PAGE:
Here, we do not intend to criticize positivist ideas, which are the basis of such fantasies, and in comparative discussions these will become more or less familiar. However, we consider it necessary to explain more about the rational and empirical methods so that the weakness of the arguments which have been made in this area become clear.
Attempts to discover what is unknown on the basis of what is known are of three forms:
1. Inference from particulars to another particular, that is, when two subjects are similar to one another and a judgment about one of them is known, we may infer the same judgment about the other, on the basis of the similarity which exists between the two of them. For example, if two people are similar and one of them is intelligent, we say that the other is also intelligent. In logical terms this is called tamthīl (analogy) and in the terminology of fiqh (Islamic jurisprudence) it is called qiyās. It is obvious that the mere similarity of two things does not imply that the common judgment about them is certain, and thus, analogy is of no use for obtaining certainty and has no scientific worth.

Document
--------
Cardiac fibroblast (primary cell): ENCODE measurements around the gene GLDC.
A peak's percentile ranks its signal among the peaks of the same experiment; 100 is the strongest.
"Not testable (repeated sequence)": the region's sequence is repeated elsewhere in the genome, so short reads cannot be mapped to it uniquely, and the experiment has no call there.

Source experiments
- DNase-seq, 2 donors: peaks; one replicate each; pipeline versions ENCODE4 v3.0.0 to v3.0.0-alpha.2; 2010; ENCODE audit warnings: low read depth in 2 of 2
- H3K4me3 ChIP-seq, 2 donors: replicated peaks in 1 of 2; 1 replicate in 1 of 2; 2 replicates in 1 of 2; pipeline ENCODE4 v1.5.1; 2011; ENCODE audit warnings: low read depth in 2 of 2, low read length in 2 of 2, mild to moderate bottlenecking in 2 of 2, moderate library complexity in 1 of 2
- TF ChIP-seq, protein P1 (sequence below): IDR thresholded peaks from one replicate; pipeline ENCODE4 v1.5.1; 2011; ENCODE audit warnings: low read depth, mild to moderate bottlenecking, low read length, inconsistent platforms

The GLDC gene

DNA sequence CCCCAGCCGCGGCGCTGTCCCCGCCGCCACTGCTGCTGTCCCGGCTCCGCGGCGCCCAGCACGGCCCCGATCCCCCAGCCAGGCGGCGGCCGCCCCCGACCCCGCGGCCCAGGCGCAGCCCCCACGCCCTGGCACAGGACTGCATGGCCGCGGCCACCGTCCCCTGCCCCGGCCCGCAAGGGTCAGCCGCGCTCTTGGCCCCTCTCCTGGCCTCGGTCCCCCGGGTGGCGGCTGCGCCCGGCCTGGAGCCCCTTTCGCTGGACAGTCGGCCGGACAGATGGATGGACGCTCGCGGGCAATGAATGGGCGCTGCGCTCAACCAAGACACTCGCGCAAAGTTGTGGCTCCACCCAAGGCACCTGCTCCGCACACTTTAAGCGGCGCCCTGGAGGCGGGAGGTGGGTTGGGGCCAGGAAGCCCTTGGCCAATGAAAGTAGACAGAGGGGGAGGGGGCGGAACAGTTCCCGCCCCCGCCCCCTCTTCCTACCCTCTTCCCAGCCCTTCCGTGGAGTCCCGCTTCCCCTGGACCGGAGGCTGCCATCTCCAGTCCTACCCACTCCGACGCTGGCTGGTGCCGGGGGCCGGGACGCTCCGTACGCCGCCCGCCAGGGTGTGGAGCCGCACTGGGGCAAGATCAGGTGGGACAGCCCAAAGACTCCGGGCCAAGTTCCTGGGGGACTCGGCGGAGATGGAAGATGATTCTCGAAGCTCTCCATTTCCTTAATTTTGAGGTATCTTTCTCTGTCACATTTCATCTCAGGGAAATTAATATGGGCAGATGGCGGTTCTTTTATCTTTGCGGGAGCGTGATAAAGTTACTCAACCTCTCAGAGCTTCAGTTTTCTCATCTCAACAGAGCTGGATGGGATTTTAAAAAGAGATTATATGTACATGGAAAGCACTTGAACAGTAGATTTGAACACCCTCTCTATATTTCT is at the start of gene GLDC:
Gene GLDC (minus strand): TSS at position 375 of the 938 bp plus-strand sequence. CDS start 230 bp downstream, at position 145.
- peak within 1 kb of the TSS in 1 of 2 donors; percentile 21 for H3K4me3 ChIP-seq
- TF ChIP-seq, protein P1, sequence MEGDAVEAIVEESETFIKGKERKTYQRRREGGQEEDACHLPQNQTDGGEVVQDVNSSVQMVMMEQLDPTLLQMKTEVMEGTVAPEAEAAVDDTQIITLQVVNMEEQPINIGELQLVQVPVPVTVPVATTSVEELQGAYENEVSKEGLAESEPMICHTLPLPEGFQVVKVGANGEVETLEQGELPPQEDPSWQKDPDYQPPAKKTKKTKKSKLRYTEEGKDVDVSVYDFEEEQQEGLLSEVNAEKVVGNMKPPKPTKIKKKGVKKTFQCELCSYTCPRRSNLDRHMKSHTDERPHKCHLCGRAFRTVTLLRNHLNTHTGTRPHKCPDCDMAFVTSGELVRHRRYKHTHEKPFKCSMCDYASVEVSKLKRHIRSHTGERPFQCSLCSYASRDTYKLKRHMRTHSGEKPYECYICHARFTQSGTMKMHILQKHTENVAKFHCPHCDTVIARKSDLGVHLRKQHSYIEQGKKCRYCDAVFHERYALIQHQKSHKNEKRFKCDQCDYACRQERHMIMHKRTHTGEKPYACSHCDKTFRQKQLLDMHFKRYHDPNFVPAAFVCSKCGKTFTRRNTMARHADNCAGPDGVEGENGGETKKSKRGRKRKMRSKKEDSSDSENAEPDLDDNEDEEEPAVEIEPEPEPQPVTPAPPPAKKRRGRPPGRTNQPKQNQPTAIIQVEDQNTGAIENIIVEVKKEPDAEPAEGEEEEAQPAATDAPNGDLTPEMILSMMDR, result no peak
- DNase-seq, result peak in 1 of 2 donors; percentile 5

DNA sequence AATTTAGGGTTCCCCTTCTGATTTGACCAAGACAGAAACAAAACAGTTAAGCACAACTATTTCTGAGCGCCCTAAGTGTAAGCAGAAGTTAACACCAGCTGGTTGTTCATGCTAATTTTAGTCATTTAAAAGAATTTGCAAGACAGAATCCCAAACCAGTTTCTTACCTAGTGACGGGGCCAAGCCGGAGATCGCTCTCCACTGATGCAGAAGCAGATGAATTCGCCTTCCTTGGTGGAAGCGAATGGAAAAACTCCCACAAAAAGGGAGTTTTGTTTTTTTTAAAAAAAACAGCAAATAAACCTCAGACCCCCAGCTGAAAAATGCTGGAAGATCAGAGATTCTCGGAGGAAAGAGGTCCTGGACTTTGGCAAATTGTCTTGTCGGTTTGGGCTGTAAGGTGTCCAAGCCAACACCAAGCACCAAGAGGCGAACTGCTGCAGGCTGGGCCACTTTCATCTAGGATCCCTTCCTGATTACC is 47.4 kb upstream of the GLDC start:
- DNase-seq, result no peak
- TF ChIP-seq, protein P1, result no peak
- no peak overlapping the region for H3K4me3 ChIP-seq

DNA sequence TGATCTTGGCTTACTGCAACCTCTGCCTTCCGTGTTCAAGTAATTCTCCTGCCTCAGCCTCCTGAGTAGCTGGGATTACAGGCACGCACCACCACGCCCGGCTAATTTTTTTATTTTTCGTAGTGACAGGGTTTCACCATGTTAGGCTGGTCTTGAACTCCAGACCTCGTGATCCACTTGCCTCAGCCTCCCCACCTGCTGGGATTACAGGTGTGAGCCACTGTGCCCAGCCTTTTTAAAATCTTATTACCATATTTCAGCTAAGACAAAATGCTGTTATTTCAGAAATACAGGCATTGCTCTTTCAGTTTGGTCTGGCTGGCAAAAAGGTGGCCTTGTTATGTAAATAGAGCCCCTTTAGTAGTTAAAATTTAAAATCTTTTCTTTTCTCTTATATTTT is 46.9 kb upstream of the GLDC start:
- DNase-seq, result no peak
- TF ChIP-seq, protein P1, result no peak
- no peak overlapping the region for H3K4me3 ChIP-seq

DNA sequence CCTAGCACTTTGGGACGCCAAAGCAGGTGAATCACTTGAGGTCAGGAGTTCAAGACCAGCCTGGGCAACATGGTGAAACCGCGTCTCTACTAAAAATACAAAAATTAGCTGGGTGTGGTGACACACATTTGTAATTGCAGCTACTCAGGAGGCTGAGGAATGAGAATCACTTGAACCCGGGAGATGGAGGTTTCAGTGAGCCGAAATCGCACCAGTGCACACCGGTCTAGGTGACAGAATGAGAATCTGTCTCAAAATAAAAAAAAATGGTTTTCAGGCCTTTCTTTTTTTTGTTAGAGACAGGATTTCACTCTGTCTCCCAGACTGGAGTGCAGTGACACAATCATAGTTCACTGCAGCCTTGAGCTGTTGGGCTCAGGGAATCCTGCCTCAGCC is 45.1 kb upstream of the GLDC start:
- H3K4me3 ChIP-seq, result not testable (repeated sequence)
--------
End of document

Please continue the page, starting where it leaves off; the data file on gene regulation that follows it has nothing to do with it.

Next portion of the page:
2. Inference from particulars to a universal, that is, when we investigate the individuals of one essence and it is found that they share a common property, we may infer that this property holds of the essence, and that it occurs in all of its instances. In logical terms this is called induction, and it is divided into two kinds: complete induction and incomplete induction.